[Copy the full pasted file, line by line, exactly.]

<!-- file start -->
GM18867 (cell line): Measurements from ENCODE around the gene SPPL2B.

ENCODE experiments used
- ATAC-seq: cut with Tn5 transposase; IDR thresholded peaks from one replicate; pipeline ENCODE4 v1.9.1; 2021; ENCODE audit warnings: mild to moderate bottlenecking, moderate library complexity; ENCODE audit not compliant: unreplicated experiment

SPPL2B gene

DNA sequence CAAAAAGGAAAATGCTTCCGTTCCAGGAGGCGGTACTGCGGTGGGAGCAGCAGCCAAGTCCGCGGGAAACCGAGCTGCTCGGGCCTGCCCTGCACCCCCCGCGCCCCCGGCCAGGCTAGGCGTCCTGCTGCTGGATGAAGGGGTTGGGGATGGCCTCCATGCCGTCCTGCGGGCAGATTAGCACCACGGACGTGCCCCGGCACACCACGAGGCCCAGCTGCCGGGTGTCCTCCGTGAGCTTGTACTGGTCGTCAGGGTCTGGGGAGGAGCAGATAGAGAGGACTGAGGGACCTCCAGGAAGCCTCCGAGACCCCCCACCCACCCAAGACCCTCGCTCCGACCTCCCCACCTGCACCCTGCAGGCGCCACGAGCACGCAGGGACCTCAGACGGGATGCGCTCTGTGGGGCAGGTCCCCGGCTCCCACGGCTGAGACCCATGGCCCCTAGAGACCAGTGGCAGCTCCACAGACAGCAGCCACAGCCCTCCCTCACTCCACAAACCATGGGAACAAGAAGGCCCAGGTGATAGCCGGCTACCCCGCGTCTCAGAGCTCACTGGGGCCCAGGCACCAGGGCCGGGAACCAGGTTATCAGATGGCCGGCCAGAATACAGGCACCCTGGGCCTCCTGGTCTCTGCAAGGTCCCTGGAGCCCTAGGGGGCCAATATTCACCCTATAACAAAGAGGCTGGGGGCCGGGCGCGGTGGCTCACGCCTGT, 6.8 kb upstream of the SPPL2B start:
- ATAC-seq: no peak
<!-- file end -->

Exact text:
GM18867 (cell line): Measurements from ENCODE around the gene SPPL2B.

ENCODE experiments used
- ATAC-seq: cut with Tn5 transposase; IDR thresholded peaks from one replicate; pipeline ENCODE4 v1.9.1; 2021; ENCODE audit warnings: mild to moderate bottlenecking, moderate library complexity; ENCODE audit not compliant: unreplicated experiment

SPPL2B gene

DNA sequence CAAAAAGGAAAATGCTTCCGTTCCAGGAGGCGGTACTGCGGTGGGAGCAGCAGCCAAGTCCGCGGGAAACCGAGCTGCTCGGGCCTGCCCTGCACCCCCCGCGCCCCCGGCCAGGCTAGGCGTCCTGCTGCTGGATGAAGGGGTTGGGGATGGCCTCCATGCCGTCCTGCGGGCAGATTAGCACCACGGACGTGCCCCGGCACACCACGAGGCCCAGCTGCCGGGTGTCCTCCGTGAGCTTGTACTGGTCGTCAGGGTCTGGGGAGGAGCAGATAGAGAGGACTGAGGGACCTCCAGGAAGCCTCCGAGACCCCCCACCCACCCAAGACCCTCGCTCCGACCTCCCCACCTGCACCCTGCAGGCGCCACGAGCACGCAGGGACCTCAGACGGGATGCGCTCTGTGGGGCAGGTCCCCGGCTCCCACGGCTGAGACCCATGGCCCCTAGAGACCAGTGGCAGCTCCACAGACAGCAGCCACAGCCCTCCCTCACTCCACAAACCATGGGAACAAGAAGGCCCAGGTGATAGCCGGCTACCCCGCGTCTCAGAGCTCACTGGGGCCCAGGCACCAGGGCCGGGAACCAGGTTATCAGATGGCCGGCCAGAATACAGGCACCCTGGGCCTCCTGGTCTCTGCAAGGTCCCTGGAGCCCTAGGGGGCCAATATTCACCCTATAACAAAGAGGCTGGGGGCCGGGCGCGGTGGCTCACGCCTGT, 6.8 kb upstream of the SPPL2B start:
- ATAC-seq: no peak